There is no one-size-fits-all answer for dealing with inflation, says Roman Belotserkovskiy, an Austin, Texas-based partner at global management consulting firm McKinsey & Company.
Today’s economic environment is uniquely challenging, he says. Global macroeconomic indicators like rising commodity price indexes and dropping employment rates have been compounded by COVID-19-induced supply chain disruptions like capacity constraints and previously existing issues like the truck driver shortage, he says.
“Inflation (with) capacity and supply chain constraints all together — that is what’s different today,” Belotserkovskiy says. “So, it may be a story of inflation. But broadly speaking, it is more a story of volatility across almost all macroeconomic indicators in a way that we haven’t seen in some time.”
That combination is what is challenging procurement and supply chain organizations, he says, and nearly every industry has been impacted. “But what’s interesting is industry by industry, the impact is different,” he says. Some industries are experiencing supply chain shortages — semiconductors, for example. And many have also been impacted by labor constraints or commodity buyouts. Consider lumber, essential factor in furniture manufacturing and home building: “The price of lumber went up 100 percent, and as a procurement professional, it’s hard to navigate that,” he says.
The upshot: While managing inflation can depend on the company, industry and impacts, Belotserkovskiy says, a strategic three-part framework that considers measures for the (1) here and now, (2) medium term and (3) future can help.
Short-term measures center around controlling immediate cost escalations and keeping manufacturing operations continuing during short-supply situations, Belotserkovskiy says: “How do you ensure critical supply?”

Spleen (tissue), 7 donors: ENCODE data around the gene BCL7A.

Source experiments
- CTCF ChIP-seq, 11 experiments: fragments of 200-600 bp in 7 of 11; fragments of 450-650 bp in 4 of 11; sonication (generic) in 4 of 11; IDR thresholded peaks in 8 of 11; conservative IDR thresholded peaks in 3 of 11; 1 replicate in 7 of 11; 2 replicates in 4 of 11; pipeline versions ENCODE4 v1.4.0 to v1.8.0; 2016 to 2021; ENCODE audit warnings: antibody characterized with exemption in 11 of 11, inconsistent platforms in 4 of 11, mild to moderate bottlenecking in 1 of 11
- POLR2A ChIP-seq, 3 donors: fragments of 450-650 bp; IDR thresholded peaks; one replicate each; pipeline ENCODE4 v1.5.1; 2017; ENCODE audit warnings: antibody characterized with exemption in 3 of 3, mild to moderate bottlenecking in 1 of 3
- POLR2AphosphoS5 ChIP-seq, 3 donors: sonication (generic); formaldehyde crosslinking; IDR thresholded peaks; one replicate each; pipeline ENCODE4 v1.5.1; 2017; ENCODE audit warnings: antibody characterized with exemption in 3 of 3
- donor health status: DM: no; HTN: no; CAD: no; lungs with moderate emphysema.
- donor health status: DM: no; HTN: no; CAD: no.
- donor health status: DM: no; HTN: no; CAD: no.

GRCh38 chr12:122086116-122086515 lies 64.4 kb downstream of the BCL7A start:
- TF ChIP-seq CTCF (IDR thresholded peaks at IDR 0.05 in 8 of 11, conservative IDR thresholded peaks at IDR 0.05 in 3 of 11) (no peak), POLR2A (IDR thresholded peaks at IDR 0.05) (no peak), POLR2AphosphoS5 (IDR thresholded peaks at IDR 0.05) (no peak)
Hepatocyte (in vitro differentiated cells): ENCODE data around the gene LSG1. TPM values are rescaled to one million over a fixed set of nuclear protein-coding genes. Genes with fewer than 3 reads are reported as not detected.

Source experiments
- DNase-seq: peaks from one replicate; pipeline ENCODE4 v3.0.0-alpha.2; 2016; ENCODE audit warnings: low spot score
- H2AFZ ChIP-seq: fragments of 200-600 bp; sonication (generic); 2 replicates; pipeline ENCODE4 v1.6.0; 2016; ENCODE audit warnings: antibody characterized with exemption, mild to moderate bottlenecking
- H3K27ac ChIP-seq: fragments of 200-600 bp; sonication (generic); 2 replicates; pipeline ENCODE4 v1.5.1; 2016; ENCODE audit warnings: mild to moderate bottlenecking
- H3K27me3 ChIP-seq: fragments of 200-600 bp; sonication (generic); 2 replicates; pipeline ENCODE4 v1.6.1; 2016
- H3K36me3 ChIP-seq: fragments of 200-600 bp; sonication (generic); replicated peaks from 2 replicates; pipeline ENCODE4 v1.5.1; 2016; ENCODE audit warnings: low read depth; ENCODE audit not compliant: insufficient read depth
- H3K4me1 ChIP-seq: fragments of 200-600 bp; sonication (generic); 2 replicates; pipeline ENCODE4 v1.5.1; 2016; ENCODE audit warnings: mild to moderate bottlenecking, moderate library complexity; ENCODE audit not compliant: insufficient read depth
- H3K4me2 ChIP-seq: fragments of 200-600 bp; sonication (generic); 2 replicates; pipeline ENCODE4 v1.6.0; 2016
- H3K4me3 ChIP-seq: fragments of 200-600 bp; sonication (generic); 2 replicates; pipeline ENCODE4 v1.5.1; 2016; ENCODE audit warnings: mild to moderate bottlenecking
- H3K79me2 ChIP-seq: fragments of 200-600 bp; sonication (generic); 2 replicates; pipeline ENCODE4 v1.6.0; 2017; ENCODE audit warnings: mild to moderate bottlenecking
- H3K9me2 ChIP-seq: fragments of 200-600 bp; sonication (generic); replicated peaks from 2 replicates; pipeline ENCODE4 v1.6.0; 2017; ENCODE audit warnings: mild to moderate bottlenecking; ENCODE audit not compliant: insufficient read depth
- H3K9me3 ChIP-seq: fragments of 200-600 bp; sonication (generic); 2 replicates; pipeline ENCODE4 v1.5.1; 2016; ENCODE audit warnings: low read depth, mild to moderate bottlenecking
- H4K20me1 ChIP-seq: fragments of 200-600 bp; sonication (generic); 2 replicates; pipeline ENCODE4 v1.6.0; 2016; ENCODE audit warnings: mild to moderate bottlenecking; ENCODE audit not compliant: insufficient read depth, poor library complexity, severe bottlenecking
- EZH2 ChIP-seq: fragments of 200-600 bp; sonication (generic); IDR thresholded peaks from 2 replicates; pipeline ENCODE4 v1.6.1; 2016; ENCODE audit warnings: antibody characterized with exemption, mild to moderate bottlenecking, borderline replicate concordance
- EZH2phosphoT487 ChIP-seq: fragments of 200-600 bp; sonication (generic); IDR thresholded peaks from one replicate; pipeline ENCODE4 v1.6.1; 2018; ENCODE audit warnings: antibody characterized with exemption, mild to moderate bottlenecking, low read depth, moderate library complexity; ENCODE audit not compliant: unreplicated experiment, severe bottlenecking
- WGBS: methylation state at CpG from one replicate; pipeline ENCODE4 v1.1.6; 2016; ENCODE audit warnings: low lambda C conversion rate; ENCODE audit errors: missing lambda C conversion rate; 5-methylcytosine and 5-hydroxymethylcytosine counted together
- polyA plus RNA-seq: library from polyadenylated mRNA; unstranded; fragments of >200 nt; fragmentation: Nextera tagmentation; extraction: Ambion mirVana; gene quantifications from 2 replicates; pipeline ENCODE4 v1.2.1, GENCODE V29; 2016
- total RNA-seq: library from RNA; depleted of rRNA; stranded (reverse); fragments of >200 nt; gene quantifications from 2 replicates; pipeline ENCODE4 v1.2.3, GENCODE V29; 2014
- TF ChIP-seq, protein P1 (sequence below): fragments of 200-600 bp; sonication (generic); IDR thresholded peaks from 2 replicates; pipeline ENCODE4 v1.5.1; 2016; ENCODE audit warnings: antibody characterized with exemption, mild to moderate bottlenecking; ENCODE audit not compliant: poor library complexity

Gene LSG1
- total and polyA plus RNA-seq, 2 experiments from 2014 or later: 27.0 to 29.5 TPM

However, such short-term measures are insufficient, he notes. “If you believe volatility will continue — and that’s the one consistent message I hear from macroeconomists — and if you look at the different indicators, then you need to start retooling your procurement organization to create value in different ways,” he says.
Creating value means moving beyond price reduction, which has driven organizations in the past. With increasing commodity prices and rising labor costs, price reductions may be elusive, he says.
“How do you create value? You need to focus on a much broader set of levers: total cost of ownership, life-cycle management and setting different targets,” Belotserkovskiy says. “That’s what we call a broader view of value creation. Doing those things well and consistently requires potentially retooling your entire procurement organization. That’s when we start talking changing the operating model.”
It’s developing an end-to-end value chain, he says. “It takes investment, talent and in many cases, technology,” he says. “It means close partnership with your internal customers and suppliers — because you’re no longer just driving price reduction.”
Value also must be created through supply chain resiliency and other levers, he says: “So, it’s changing from creating value by doing things such as running purchase orders to creating value by deeply understanding supply markets and demands of the business.”
This process occurs, Belotserkovskiy says, through procurement functions taking a lead in complexity reduction or standardization efforts to ensure supply. For example, instead of each one having a custom shape, parts and components are standardized to make them easier to obtain.
“Procurement is a unique function because it’s between the operations and manufacturing sides of the business and the supply market,” he says. “No other function has those perspectives. So, if you’re going to try to drive value across many more things — like innovation or supplier collaboration — than just transactional levers, you need a procurement function that understands all those things.”
The function must, he says, “connect the dots between what happening in the supply market, the global supply chain and with demand. That’s the new role of procurement.”